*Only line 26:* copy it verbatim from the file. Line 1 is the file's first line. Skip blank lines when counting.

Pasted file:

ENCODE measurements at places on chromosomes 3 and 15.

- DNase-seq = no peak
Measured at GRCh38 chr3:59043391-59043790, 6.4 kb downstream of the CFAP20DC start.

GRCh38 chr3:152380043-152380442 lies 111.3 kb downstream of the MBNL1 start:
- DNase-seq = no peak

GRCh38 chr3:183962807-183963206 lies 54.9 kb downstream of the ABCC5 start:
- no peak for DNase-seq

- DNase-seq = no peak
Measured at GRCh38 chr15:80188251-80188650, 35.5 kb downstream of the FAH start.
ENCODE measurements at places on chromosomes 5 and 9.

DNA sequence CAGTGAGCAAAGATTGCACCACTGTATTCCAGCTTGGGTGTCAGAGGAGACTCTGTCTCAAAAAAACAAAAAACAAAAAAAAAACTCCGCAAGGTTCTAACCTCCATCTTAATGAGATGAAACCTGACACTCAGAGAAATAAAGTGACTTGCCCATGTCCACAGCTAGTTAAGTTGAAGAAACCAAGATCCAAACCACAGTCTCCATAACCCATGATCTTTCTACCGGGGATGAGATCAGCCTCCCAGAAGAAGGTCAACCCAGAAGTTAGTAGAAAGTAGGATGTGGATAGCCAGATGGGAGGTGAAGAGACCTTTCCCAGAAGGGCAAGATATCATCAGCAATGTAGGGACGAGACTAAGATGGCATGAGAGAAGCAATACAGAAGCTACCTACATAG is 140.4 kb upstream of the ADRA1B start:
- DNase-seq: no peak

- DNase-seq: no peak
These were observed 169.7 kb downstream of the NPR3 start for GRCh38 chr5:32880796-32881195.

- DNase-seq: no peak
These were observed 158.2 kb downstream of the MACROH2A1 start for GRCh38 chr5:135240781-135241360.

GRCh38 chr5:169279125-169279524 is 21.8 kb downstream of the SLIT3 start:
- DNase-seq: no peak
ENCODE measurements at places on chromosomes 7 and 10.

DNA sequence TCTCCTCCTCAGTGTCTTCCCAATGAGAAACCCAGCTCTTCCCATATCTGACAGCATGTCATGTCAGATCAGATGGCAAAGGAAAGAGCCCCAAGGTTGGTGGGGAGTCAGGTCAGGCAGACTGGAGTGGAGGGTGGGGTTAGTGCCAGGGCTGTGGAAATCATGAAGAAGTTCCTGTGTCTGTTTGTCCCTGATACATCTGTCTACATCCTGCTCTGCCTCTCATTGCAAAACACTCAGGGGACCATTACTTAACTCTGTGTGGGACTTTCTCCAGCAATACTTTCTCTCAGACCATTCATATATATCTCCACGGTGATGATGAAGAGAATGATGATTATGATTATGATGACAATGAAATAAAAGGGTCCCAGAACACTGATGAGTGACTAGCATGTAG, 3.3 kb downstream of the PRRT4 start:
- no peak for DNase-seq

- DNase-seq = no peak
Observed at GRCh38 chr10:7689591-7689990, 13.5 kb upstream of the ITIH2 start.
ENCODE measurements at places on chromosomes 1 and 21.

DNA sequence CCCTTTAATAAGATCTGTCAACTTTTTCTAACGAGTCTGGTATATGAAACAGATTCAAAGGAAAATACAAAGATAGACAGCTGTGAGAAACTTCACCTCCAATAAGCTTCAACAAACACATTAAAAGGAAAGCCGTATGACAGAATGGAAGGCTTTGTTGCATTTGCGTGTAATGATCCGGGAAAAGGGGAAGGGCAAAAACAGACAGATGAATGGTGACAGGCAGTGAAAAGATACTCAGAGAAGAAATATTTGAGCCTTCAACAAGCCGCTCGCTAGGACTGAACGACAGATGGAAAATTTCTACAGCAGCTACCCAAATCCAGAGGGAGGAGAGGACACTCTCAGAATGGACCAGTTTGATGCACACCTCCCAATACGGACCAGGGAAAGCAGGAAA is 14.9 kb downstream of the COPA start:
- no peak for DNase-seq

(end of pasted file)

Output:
- no peak for DNase-seq